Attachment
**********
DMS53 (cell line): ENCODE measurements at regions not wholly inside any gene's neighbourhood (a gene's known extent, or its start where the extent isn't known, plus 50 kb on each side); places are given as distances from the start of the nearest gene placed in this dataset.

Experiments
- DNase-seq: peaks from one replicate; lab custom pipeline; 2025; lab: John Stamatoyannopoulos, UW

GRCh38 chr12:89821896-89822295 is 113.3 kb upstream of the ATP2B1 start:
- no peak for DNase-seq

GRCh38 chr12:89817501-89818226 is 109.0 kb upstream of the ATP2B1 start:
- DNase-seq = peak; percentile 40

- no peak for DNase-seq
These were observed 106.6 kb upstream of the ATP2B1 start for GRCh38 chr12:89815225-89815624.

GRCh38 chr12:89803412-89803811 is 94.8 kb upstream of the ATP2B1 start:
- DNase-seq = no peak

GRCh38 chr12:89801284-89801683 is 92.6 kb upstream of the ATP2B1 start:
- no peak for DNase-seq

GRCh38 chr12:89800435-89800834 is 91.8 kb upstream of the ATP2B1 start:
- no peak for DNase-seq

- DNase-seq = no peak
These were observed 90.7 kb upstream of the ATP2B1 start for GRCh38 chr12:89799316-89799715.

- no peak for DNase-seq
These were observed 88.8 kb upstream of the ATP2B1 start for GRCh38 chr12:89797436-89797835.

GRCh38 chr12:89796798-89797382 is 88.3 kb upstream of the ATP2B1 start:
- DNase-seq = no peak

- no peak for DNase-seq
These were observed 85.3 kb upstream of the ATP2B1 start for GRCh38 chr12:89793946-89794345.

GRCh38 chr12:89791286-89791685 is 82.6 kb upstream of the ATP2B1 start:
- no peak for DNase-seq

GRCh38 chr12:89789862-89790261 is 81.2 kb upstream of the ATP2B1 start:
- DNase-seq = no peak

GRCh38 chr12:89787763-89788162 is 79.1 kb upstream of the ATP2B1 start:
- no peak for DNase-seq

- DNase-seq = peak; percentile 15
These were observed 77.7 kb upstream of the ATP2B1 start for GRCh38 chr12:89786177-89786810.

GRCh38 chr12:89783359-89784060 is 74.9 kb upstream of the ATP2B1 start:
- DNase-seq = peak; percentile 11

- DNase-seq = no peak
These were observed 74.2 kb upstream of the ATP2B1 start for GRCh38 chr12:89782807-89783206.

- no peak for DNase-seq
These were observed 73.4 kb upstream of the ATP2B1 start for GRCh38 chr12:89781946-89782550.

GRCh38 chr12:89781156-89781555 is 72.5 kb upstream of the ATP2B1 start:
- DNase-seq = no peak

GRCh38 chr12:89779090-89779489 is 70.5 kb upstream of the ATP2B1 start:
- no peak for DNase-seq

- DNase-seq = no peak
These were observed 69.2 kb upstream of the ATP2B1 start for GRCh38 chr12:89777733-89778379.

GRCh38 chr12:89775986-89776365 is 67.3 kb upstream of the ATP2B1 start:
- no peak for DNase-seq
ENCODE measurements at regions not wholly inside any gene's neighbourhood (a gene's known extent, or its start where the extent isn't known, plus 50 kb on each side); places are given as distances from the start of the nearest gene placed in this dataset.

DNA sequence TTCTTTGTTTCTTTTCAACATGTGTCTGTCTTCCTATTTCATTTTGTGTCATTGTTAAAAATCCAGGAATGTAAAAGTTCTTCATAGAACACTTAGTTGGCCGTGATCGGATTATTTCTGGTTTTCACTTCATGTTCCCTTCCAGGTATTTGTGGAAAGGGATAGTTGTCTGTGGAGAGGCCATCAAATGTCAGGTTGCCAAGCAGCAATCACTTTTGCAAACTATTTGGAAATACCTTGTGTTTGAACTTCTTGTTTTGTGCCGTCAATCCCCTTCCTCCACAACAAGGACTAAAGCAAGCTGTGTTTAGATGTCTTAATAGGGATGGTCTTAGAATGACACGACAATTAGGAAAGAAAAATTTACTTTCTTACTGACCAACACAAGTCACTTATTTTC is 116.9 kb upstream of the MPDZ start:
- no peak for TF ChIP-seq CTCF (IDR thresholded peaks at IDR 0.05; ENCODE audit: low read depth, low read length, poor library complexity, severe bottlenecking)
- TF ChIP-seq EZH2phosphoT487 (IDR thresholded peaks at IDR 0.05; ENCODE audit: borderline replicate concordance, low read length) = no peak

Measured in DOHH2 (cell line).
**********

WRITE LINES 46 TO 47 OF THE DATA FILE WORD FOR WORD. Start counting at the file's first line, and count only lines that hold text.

ENCODE measurements at regions not wholly inside any gene's neighbourhood (a gene's known extent, or its start where the extent isn't known, plus 50 kb on each side); places are given as distances from the start of the nearest gene placed in this dataset.

DNA sequence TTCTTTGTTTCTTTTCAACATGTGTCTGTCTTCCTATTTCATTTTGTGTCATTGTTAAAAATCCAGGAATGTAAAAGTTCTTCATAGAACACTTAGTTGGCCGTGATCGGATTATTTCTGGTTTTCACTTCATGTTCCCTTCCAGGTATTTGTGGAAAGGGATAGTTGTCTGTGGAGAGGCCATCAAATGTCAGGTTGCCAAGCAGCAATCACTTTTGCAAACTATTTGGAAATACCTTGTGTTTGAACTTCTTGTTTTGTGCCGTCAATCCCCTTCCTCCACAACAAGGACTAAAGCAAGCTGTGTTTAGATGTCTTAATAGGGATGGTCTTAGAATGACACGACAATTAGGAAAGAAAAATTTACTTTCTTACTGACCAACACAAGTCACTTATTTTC is 116.9 kb upstream of the MPDZ start: